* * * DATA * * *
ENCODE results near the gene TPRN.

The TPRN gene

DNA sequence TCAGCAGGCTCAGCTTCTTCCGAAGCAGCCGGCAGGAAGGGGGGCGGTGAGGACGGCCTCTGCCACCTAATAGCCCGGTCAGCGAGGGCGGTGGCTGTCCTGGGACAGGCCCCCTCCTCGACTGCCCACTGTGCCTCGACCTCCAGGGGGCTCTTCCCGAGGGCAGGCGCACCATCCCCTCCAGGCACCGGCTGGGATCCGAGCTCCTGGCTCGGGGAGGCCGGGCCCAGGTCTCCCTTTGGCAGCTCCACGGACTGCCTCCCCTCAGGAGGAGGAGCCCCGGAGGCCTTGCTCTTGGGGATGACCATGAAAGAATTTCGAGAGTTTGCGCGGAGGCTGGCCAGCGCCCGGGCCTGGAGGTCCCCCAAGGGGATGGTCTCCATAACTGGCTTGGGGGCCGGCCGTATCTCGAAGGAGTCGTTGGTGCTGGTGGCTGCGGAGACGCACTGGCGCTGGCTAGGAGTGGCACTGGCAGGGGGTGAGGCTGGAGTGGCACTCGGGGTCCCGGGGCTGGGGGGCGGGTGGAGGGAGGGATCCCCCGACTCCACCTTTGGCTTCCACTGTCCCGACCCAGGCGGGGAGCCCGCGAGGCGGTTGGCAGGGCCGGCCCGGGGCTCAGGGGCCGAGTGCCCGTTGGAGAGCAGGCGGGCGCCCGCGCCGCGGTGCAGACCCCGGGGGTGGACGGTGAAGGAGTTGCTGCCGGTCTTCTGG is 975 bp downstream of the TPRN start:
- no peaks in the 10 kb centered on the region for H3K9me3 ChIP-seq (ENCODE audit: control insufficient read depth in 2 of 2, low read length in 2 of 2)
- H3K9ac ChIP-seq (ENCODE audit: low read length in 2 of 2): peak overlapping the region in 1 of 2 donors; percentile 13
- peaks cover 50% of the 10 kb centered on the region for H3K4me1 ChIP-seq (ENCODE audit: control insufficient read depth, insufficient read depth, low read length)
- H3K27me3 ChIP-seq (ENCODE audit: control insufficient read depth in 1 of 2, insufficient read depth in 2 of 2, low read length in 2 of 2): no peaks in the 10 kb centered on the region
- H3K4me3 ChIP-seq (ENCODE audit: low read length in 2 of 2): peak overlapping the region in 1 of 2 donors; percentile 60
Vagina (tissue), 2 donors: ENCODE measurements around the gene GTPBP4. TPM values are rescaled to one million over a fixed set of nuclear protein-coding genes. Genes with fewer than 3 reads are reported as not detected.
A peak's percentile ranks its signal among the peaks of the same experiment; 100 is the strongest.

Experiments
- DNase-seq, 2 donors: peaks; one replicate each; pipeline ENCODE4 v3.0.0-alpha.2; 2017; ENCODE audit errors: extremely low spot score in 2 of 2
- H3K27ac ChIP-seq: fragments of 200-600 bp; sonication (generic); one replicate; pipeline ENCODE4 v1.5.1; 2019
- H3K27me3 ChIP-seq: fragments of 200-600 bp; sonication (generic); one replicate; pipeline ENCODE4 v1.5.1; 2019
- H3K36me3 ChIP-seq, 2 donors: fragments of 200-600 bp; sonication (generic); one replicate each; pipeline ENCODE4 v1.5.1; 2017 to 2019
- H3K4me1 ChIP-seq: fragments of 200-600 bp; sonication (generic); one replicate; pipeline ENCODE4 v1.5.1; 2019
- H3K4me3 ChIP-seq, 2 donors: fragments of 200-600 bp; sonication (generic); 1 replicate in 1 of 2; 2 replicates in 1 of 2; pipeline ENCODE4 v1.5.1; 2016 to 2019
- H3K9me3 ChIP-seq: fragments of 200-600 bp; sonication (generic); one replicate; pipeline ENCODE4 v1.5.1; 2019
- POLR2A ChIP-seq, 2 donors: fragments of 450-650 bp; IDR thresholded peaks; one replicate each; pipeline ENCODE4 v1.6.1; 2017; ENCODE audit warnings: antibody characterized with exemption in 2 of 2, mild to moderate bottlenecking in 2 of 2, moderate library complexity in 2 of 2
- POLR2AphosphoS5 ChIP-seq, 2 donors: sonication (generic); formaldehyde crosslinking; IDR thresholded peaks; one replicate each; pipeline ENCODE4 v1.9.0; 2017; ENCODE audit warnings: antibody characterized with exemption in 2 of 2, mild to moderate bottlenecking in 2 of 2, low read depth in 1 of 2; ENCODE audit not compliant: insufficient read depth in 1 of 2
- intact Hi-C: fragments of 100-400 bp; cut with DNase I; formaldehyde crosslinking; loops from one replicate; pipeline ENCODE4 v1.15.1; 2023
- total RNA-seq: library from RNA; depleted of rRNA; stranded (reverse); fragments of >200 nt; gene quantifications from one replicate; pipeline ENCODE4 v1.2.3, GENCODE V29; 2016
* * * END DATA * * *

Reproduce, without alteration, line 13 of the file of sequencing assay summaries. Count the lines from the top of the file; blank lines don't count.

- H3K27ac ChIP-seq: fragments of 200-600 bp; sonication (generic); one replicate; pipeline ENCODE4 v1.5.1; 2019